Today was my last day of bartending. It’s bittersweet. Exactly one year ago naive and quiet me began working at The Last Resort. I wouldn’t speak unless spoken to; I kept my opinions to myself.
Bartending was horrifying at first. I had to serve drinks to people who were nearly double my age and older. They’ve been around; they know their beer. How was I, eighteen-year-old barely legal Samantha, going to survive?
I took it one step at a time. And now that I look back, it was all a blur. I had so many firsts – a bunch of adventures, a loss and gain of friendships, some of the best experiences of my life and things I wouldn’t change for the world.
Upstate New York, almost Canada – I’ve lived there my entire life, and I didn’t know anyone. Since I began bartending I’ve met family I have never known and cultivated friendships with my patrons.
In the past year I was a psychologist, marriage counselor, bouncer and editor. I’ve been a shoulder to cry on, the voice of reason and an asshole. I’ve helped my patrons just as much as they have helped me. The tear-in-my-beer regulars and bar hoppers have taught me how to care for someone. I dipped into my maternal instincts because, let’s face it, when someone is inebriated they pretty much need a mother.
Regulars made me gifts, tipped me extra and brought me flowers. I would look forward to working when I knew it was the weekend and a few of my favorite people would be there.
My people-reading skills have quadrupled. I walked into the bar and was hit on by nearly every single man in the room. Cute guys would show up, flirt with me and send my head spinning. I had to catch myself a few times – most of the men are broken and confused. I need to be the rock of the night, not the lady of the night.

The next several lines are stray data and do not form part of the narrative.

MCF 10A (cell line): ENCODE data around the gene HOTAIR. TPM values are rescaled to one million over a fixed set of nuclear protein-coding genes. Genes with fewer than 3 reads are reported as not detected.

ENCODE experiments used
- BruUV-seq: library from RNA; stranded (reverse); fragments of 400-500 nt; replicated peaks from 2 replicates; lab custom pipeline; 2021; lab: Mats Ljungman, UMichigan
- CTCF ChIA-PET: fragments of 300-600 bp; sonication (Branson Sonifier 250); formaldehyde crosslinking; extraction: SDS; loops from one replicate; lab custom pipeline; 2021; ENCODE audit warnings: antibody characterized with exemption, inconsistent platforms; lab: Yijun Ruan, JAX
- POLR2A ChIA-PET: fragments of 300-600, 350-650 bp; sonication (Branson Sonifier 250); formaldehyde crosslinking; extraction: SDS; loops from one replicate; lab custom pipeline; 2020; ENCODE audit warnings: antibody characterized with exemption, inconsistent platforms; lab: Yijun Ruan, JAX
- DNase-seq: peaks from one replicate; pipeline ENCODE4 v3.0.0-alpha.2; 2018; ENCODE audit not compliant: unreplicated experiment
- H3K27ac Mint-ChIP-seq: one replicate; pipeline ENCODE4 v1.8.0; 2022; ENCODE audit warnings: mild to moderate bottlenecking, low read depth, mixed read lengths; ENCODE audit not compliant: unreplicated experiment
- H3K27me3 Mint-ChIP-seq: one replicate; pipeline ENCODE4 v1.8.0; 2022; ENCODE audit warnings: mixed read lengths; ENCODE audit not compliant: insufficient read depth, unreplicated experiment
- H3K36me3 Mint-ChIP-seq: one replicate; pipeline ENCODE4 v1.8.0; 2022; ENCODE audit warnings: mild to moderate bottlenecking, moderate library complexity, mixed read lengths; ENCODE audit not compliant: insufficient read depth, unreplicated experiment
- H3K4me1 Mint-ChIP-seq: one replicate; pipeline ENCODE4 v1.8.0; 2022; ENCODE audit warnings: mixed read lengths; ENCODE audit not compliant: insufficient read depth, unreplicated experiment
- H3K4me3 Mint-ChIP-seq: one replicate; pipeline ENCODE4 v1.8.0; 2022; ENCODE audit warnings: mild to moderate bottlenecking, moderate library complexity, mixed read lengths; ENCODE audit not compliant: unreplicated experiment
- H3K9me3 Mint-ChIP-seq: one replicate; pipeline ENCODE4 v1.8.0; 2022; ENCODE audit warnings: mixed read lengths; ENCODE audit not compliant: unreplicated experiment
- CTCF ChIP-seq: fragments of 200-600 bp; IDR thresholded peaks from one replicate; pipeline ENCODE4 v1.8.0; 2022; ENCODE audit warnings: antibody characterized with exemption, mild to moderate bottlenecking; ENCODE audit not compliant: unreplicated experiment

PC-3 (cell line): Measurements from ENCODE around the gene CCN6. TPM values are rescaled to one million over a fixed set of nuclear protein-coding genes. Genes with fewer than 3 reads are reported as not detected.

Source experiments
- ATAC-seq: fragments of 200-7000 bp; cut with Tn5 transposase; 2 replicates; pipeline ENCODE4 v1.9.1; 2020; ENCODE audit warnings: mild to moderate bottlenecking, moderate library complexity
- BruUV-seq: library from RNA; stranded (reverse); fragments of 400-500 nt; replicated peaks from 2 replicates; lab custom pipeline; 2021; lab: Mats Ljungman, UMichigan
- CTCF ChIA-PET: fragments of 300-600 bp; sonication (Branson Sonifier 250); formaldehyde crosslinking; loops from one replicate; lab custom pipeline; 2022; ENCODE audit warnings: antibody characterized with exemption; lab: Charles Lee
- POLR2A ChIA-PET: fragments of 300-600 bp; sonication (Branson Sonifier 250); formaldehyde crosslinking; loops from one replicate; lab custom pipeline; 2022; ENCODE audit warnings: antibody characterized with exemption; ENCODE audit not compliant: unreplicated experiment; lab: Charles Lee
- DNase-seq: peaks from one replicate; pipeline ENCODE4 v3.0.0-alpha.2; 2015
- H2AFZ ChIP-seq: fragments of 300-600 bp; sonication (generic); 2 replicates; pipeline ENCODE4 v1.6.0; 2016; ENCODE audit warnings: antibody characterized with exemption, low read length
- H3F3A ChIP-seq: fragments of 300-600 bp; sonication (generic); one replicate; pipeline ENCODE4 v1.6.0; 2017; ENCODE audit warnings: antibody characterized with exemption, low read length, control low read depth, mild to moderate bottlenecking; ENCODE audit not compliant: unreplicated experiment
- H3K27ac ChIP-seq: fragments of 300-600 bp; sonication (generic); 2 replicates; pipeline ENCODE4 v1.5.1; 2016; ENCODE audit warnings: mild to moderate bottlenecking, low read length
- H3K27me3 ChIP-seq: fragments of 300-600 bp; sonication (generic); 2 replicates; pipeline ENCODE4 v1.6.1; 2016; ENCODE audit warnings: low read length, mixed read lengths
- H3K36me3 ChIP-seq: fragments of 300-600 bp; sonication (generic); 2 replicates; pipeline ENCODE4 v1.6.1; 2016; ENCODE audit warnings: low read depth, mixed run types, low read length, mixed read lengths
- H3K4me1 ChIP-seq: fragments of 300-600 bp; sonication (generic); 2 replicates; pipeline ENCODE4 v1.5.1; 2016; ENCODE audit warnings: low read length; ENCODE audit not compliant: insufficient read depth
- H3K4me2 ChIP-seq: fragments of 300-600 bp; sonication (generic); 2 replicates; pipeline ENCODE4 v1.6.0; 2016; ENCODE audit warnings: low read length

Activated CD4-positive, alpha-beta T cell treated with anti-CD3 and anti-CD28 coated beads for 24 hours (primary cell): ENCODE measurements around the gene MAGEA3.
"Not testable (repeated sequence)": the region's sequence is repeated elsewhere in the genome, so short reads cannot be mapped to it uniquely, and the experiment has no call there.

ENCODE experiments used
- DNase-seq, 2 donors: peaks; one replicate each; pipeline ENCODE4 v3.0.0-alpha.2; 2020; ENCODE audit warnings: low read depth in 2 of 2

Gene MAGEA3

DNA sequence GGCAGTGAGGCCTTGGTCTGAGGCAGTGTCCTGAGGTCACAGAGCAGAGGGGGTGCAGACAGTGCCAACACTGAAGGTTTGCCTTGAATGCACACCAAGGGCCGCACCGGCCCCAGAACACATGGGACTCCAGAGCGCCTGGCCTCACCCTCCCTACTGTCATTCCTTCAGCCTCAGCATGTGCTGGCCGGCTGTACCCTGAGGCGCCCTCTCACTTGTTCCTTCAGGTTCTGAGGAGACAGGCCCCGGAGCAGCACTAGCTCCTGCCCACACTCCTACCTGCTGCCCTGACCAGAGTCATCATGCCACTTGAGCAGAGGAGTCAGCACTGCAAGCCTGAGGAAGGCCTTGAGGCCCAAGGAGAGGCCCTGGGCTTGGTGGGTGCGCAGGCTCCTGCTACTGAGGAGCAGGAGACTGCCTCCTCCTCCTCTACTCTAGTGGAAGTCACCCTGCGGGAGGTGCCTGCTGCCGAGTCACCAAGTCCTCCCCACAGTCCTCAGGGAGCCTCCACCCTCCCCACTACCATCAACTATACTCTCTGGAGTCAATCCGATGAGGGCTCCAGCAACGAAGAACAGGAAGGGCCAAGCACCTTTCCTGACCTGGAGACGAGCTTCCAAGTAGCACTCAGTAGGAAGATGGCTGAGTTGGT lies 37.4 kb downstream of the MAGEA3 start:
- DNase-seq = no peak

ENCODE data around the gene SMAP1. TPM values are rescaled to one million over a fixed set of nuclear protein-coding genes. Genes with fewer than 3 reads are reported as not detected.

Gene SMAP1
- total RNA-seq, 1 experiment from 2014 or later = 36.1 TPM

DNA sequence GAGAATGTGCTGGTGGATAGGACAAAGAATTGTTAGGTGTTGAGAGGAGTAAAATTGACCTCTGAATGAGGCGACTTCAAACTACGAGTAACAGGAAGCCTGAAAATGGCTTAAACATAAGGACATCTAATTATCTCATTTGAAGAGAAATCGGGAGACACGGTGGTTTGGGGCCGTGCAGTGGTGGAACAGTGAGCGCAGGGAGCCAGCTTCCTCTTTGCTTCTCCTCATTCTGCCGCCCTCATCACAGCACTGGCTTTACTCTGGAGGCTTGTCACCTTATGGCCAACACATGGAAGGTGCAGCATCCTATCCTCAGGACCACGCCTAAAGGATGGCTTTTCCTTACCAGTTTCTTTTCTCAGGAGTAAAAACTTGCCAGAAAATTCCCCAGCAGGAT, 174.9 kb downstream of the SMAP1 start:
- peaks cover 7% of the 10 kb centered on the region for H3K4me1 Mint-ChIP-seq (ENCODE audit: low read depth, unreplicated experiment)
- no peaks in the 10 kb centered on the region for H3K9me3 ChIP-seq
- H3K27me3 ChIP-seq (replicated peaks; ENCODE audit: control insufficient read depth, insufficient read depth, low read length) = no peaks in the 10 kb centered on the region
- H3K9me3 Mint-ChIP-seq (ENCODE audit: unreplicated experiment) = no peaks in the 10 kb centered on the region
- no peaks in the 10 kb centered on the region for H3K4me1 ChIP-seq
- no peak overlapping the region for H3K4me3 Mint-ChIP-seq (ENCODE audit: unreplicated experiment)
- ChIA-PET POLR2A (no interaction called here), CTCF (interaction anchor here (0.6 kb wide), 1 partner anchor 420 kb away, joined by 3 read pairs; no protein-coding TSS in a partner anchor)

I did fall for a few of the young men (of course, old enough to drink) and every time I ended up heartbroken. It took me awhile, but I finally understood my worth and value as a woman and they began to respect me. Up until my last day at the bar I was still waving off or snapping at a comment or innuendo.
Part of bartending is dealing with obnoxious drunks and not closing until 2:30 a.m. I loved the job. Most times it didn’t even feel like work at all. The Last Resort became my home away from home.
I also made some pretty awesome drinks (thanks to Pinterest). It would get a little boring serving beer all the time, so when someone wanted something new I made a cocktail.
I know my beer, and I can make a wicked cocktail. Bartending has been the best experience of my life. I’m outgoing, speak my mind and don’t take any crap. Nineteen-year-old me has broken out of her shell, and I’m ready to take on the world!